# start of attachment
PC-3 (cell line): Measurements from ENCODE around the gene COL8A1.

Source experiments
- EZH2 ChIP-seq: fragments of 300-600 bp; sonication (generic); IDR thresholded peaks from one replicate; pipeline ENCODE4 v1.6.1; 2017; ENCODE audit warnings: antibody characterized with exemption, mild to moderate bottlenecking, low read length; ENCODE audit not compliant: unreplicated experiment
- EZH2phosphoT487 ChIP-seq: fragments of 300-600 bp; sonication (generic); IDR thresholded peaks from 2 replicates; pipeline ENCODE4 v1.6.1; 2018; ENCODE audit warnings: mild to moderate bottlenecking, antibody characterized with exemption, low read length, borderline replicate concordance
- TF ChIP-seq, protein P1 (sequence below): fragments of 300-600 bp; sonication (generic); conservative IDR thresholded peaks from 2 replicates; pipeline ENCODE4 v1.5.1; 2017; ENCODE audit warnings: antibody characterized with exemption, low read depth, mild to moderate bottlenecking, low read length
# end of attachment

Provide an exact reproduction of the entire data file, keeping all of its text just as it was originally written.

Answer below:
PC-3 (cell line): Measurements from ENCODE around the gene COL8A1.

Source experiments
- EZH2 ChIP-seq: fragments of 300-600 bp; sonication (generic); IDR thresholded peaks from one replicate; pipeline ENCODE4 v1.6.1; 2017; ENCODE audit warnings: antibody characterized with exemption, mild to moderate bottlenecking, low read length; ENCODE audit not compliant: unreplicated experiment
- EZH2phosphoT487 ChIP-seq: fragments of 300-600 bp; sonication (generic); IDR thresholded peaks from 2 replicates; pipeline ENCODE4 v1.6.1; 2018; ENCODE audit warnings: mild to moderate bottlenecking, antibody characterized with exemption, low read length, borderline replicate concordance
- TF ChIP-seq, protein P1 (sequence below): fragments of 300-600 bp; sonication (generic); conservative IDR thresholded peaks from 2 replicates; pipeline ENCODE4 v1.5.1; 2017; ENCODE audit warnings: antibody characterized with exemption, low read depth, mild to moderate bottlenecking, low read length